Cocoa Brings Cash, Creates Better Conditions for Farmer Families
Even with bumper crops and well-laden trees, farmer Nguyen Van Tri's cashew income always fell short. Profits were never enough to feed and care for his wife, seven children and parents, and he had to moonlight as a seasonal farm hand just to make ends meet.
Tri lives in Ea H'leo district of Dak Lak Province in the Central Highlands, one of the poorest and most mountainous areas in Vietnam. Of the district's 120,000, 40 percent are ethnic minorities often economically marginalized, and 20 percent live in poverty. On their plot of two hectares nestled between rolling hills, Tri's family used to only plant cashew trees. In the past, the cashew plants would produce about 600 kg of fruit, earning him less than VND10 million ($500). Without outside work he was unable to cover living costs and education fees for his children.
The answer for Tri was not to plant more cashews, but to branch out into another crop - cocoa. In 2009, USAID and non-governmental organizations and industry and private partners, began activities in the Ea H'leo district. They trained local farmers on cocoa cultivation techniques and distributed cocoa seedlings.
Encouraged by project staff and the local agriculture promotion board, Mr. Tri joined in, hoping that the new crop would help boost his family's income and secure better living conditions. After attending the farmer field school training sessions organized by the project, Mr. Tri applied the techniques that he learned and saw immediate results after planting 200 cocoa seedlings he received from the project between and below existing cashew trees in his garden. Mr. Tri also purchased and planted an additional 400 cocoa seedlings in 2010.
The trees started bearing their first fruit in 2011, and he harvested beans producing over 50kg of dried and fermented cocoa that year. In 2012, the trees produced about 200kg of fermented beans, which earned him around VND10 million ($500). Tri's cocoa trees continue to grow well and produce mature pods. He expects that the harvest will reach around three metric tons a year from 2014 onwards when the trees are fully grown.
In addition, Tri applied the pruning, watering, and fertilizer techniques he learned for cocoa to his cashew trees and was able to increase the yield of his cashew harvest to 800 kg in 2010, 1,000kg in 2011 and 1,800 kg in 2012. His land now yields produce that brings greater prosperity and opportunity to his family.
"The cocoa trees are an excellent add-on to our cashew garden. Now we have something to harvest throughout the year. This contributes significantly to improving the living conditions of my family and education for my children" said Mr. Tri.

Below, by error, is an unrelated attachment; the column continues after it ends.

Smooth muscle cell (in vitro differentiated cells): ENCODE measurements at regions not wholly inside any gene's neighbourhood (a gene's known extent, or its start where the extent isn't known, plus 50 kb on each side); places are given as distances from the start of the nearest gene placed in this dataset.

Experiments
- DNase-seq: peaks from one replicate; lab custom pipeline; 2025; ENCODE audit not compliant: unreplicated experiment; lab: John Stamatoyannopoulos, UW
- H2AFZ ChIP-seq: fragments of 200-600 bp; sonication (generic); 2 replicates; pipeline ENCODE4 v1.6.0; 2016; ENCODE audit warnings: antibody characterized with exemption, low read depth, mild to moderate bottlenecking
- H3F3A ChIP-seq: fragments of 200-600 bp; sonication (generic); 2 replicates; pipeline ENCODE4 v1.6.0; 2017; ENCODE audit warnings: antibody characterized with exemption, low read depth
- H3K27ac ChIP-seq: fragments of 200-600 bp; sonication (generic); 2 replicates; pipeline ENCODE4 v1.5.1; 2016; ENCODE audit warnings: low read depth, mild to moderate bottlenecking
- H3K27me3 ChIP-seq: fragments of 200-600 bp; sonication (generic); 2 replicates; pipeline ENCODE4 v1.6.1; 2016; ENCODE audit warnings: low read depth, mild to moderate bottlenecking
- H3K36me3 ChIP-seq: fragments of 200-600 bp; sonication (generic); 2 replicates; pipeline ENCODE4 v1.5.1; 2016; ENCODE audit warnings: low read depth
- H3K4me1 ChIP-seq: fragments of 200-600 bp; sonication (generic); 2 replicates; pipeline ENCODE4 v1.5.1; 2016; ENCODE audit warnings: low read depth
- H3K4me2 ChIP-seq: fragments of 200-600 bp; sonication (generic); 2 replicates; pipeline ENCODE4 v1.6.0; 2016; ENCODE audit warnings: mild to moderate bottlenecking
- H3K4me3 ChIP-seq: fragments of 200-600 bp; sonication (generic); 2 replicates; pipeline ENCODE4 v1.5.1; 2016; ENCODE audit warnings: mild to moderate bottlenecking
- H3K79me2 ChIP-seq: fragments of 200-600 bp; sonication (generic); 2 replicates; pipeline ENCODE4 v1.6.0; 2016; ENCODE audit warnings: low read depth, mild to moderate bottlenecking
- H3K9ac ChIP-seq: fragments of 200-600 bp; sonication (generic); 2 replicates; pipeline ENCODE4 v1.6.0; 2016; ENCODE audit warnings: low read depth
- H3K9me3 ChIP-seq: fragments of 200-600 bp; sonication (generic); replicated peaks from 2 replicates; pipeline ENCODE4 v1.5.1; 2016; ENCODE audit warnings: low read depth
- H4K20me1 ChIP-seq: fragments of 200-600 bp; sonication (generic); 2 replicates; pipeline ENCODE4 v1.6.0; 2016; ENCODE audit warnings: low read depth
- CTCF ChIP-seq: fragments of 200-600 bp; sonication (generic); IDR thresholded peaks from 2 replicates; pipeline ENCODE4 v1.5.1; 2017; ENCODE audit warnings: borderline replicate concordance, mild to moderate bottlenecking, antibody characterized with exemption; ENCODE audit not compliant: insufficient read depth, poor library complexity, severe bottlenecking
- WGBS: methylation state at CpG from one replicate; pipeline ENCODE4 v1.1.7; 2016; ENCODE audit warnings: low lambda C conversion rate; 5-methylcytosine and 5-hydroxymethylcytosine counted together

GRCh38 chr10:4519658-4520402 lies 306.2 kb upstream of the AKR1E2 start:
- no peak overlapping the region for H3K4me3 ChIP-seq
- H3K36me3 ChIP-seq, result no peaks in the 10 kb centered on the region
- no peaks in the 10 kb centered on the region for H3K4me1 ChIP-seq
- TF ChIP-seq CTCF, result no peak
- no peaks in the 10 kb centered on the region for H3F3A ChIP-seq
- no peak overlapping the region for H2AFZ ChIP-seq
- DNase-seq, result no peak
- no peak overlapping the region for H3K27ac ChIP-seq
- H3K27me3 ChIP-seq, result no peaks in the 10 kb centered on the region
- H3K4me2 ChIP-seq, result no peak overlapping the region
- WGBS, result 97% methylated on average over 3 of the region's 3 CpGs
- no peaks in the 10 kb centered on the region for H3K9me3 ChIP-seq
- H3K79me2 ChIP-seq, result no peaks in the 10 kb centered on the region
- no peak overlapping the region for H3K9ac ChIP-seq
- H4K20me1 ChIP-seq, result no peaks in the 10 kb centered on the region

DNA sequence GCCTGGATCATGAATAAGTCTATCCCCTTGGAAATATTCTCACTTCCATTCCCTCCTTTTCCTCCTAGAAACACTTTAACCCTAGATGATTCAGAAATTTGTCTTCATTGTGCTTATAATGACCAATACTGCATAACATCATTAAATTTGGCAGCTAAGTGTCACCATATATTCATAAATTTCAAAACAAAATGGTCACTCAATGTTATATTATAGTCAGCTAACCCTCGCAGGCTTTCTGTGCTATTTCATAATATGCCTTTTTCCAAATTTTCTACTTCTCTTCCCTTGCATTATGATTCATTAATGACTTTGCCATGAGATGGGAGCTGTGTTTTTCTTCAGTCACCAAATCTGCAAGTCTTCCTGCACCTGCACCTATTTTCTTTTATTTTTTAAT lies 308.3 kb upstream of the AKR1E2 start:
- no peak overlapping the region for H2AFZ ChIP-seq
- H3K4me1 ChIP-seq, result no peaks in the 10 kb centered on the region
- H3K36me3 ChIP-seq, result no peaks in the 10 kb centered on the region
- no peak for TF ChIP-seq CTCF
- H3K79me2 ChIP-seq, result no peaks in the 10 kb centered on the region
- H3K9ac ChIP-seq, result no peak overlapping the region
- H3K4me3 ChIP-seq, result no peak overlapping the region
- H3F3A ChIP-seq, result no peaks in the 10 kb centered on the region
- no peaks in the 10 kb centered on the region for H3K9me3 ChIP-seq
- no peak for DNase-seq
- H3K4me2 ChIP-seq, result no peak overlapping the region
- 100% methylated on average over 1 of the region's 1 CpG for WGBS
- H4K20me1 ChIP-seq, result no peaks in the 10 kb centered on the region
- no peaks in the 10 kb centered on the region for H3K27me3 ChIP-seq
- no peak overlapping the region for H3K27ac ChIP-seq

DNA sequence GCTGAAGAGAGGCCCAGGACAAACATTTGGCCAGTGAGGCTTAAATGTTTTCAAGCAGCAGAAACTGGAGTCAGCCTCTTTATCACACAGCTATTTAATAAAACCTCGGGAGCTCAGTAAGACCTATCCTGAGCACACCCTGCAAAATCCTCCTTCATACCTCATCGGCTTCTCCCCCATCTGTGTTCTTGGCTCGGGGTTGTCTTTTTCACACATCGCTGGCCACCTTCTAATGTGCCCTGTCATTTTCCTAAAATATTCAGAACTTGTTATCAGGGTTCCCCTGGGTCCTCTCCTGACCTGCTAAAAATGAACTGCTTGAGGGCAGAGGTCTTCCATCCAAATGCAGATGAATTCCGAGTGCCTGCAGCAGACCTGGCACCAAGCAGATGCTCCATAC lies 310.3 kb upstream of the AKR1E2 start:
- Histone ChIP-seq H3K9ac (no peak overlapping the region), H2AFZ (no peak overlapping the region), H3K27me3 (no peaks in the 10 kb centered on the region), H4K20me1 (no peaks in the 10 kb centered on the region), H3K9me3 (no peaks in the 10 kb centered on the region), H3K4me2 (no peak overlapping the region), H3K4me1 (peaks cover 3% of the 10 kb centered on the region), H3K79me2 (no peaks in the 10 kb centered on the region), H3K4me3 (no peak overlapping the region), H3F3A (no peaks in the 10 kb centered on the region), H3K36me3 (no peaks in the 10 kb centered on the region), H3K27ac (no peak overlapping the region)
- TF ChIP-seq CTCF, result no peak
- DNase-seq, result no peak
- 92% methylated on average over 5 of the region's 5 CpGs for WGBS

Mr. Tri is one of thousands of farmers who have benefited from the USAID-supported project to initiate and expand cocoa cultivation in Vietnam. In addition to its support to increase the volume of sustainably-produced cocoa in Vietnam, the project also helps improve the quality at all levels of cocoa value chain and transfer the cocoa development approach to local institutions through training.
Between 2003 and 2008, the project introduced cocoa cultivation to over 17,000 smallholder farmers in four provinces in southern Vietnam - Ben Tre, Ba Ria Vung Tau, Tien Giang and Binh Phuoc. The project was later expanded to include Dak Lak and Lam Dong provinces in the Central Highlands. By the end of September 2012, the number of the project participants from these two provinces had reached 3,400, with 18 percent of them being women and 63 percent of them belonging to ethnic minority groups. In close cooperation with provincial departments of agriculture, extension, and science and technology, the project provided cocoa seedlings and technical training to the farmers.
"Interspersing cocoa trees with cashews has substantially increased the economic efficacy compared to planting cashews only," said Bui Quang Lang, head of Ea H'leo District's Agriculture and Rural Development Office. "This helps save land area and contributes to plant and cash crop diversity in order to reduce poverty and eradicate hunger."
When the first cocoa seedlings were planted in Vietnam in 2004 as part of the project, there were only 1,600 hectares of cocoa plantings nationwide in the country, mainly at state-owned farms. Currently, Vietnamese cocoa is cultivated on about 17,000 hectares with estimated exports of 2,500 tons in 2011.
Based on the success of cocoa cultivation in helping reduce poverty, the Government of Vietnam has approved a master plan to expand cocoa cultivation to 80,000 hectares and boost cocoa exports to 110,000 tons by 2020.